Pip Scott-Allen is originally from Canada and now lives in the beautiful Hunter region of NSW. He is the Director and Lead Facilitator of Premier Team Building. Pip’s business is focused on corporate team building where he designs and facilitates custom team building events. He works with businesses of all sizes across NSW. Pip refers to his role as a facilitator of awesome with one goal - to make your team awesome! Instead of standing in front of you and preaching about how to motivate, how to be a creative problem solver, or how to deliver exceptional customer service, Pip prefers to play games to help people reach conclusions and experience real results! Pip has a love for the outdoors and adventure. This has seen him gather experience in a variety of roles covering ice and rock climbing, mountain expeditions, tree top walks, abseiling, survival skills as well as being an outdoor education leader at Canadian camps for school children. So, does team building get results? The focus of our conversation today is around team building activities and exploring this question - does team building get results?     If you have any questions for Brendan around this episode or generally around culture, leadership or teamwork, feel free to contact him here. ...

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September 20, 2021 01:03:04
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59. Command and Control Leadership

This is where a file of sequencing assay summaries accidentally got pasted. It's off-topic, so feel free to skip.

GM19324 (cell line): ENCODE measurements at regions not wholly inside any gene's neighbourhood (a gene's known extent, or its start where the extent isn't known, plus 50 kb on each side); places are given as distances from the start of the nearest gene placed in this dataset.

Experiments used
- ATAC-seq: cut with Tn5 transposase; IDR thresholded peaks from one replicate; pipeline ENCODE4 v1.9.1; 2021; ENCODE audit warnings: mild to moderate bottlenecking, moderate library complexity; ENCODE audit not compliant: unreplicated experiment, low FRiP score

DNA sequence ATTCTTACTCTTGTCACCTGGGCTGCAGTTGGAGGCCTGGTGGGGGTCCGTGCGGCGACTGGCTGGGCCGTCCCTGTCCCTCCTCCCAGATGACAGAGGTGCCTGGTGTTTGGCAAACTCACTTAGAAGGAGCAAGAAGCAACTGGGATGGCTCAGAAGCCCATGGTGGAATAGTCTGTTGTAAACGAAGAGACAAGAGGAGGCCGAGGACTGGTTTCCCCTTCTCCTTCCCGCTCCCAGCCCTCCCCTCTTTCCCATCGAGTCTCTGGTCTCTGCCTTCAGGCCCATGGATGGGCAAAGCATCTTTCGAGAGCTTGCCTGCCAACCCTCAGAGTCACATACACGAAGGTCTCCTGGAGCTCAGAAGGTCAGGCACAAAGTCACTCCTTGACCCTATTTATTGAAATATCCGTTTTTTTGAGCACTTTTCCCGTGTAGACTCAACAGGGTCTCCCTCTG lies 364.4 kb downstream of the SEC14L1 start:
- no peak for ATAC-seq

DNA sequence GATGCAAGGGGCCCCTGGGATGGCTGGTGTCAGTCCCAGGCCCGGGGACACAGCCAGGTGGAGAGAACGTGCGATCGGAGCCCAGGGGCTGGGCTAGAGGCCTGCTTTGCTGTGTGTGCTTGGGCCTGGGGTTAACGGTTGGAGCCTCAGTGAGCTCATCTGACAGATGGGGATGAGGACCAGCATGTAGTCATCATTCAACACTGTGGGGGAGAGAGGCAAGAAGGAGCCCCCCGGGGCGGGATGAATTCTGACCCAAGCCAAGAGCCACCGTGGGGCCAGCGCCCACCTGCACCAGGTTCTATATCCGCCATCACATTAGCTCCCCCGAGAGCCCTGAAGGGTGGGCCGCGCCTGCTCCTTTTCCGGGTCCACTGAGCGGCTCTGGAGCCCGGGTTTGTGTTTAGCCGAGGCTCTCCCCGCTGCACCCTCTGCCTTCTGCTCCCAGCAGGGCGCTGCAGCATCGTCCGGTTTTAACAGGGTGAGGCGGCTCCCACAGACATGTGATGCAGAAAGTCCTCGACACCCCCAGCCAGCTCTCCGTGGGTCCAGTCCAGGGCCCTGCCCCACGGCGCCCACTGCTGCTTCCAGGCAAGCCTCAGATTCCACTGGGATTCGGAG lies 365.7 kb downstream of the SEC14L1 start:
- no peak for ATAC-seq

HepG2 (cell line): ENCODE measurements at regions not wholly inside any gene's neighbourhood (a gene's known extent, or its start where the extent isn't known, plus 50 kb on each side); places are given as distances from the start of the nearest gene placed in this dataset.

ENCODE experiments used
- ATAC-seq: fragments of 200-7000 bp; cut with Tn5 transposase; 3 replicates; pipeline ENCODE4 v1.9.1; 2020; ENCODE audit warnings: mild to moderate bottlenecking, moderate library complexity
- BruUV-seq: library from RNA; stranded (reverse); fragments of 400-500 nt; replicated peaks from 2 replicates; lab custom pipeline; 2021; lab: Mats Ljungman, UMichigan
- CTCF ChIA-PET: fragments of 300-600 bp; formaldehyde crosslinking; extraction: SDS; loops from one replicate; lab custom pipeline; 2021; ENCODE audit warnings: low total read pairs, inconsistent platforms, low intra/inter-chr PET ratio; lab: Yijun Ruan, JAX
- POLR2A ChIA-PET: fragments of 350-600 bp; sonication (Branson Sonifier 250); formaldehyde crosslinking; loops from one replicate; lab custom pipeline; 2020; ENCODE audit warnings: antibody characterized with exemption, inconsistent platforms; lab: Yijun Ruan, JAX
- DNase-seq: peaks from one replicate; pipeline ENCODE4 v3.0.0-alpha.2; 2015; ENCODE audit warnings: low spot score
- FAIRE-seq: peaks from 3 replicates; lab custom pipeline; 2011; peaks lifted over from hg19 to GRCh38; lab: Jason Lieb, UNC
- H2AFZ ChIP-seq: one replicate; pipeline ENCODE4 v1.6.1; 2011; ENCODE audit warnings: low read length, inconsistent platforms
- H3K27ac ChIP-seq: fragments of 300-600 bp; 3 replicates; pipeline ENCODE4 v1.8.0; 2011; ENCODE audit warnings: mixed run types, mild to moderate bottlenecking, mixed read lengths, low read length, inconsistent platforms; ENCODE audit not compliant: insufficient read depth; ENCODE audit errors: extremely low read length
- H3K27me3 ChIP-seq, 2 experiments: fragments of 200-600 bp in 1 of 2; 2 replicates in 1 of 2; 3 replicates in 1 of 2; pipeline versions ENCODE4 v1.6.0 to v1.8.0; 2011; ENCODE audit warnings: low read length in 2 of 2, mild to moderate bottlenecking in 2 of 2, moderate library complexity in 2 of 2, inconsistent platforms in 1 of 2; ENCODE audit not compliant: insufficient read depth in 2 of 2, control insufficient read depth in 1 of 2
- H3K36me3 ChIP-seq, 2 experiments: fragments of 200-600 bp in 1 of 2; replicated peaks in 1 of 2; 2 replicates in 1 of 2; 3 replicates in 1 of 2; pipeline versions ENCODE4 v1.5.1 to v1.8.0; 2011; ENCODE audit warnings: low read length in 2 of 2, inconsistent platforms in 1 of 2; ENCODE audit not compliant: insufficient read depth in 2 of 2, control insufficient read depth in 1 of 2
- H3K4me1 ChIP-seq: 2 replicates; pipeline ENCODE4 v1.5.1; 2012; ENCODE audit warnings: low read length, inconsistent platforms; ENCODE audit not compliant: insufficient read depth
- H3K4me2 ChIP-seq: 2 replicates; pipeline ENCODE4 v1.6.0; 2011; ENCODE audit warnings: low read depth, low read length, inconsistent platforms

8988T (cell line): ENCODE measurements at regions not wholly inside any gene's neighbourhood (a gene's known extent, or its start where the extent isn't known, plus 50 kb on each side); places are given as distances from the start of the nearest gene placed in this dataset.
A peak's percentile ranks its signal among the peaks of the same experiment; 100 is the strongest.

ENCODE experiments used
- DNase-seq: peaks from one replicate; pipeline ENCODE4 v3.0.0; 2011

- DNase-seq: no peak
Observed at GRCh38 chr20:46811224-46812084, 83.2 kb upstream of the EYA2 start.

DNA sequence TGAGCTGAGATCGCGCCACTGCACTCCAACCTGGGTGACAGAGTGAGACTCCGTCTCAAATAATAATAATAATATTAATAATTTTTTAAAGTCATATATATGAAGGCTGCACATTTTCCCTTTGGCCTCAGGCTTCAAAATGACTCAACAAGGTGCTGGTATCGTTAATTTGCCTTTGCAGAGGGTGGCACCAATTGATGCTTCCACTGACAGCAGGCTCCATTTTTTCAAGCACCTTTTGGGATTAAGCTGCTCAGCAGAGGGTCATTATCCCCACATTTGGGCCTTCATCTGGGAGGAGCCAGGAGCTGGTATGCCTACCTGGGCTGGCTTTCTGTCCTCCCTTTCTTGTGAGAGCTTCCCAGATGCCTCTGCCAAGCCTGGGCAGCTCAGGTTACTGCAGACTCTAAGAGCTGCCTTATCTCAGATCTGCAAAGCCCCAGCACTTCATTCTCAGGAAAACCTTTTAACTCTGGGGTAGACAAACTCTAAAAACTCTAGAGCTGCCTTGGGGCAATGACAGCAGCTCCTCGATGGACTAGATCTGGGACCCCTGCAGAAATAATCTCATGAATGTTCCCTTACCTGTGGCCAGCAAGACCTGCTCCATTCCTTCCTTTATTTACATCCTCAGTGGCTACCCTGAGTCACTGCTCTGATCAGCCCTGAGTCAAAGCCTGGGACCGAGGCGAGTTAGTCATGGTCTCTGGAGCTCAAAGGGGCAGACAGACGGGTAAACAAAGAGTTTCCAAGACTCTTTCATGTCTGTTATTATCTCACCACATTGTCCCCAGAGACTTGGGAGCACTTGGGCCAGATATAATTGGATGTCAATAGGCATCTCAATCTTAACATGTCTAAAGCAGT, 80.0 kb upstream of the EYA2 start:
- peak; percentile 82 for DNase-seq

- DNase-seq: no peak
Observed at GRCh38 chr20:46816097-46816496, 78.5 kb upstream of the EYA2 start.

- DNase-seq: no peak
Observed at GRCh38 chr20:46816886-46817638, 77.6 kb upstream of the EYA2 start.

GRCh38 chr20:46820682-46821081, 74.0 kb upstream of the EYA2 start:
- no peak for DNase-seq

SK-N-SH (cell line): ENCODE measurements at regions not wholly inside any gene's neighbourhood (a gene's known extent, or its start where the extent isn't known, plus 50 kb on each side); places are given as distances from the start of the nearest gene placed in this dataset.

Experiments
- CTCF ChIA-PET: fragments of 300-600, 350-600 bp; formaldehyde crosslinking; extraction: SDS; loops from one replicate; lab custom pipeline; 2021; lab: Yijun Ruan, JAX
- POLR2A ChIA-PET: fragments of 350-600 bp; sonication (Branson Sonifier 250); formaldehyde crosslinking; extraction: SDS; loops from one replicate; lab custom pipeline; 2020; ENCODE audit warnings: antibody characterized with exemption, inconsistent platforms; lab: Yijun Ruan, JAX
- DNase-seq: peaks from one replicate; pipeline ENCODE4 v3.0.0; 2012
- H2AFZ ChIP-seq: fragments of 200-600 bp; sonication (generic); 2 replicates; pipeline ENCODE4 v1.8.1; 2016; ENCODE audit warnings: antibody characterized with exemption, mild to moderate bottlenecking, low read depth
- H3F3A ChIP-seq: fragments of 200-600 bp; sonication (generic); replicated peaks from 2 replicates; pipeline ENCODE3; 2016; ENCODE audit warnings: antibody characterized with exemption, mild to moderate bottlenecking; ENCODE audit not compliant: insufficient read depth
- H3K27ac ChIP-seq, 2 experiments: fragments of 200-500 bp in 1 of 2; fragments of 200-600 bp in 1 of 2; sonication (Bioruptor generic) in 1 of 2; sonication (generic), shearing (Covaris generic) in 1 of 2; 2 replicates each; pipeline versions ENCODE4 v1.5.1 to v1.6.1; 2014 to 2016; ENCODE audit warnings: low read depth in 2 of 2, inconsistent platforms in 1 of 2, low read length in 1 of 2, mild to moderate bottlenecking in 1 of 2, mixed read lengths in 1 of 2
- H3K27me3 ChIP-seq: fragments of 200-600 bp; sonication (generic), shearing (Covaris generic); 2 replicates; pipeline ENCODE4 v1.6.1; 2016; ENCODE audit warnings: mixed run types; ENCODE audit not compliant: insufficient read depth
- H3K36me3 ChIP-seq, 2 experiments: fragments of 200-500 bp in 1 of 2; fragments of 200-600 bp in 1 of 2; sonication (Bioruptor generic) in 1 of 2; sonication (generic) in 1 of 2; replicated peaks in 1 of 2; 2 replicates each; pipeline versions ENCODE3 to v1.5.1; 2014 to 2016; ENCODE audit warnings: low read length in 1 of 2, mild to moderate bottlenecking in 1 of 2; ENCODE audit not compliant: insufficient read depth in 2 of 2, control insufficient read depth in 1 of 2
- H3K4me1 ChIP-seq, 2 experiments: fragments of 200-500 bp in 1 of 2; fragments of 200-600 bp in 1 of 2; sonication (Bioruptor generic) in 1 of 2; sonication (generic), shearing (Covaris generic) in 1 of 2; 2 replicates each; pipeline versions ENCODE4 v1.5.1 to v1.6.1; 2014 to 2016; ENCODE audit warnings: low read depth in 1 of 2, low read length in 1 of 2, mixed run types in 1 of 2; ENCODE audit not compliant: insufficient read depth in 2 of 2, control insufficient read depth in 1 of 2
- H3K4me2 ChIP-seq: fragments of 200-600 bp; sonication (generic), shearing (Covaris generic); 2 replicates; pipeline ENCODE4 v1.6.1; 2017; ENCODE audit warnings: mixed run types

Rex Buckingham is a self-proclaimed old-style leader. With his vast amount of corporate experience, he is able to help guide people to change the way they think and speak in order to change difficult situations. These changes can of course be applied in work situations but they are also powerful tools to use in personal relationships.  In today’s episode, Rex shares a bit about where he started his career and - that he, in fact, believes that those early days (and the managers he worked with) - played a major role in shaping his work ethic and helping him become the leader he is today. Rex shares some great examples of clients he’s helped and how we can each take responsibility for changing our situations.  Discussion Points Rex’s career history Command and control vs leadership Rex’s “old-style” leadership Intelligent disobedience Taking responsibility for changing your life Leadership style is linked to expectations Allowing command and control leadership Impacts of command and control leadership on mental health Rex’s thoughts on HR in a business The things that had the biggest impact on Rex   Resources Brendan Rogers Website Brendan Rogers LinkedIn The Culture of Things Podcast Website The Culture of Things LinkedIn The Culture of Things Facebook Page The Culture of Things YouTube Channel The Culture of Things Instagram  Woolworths ...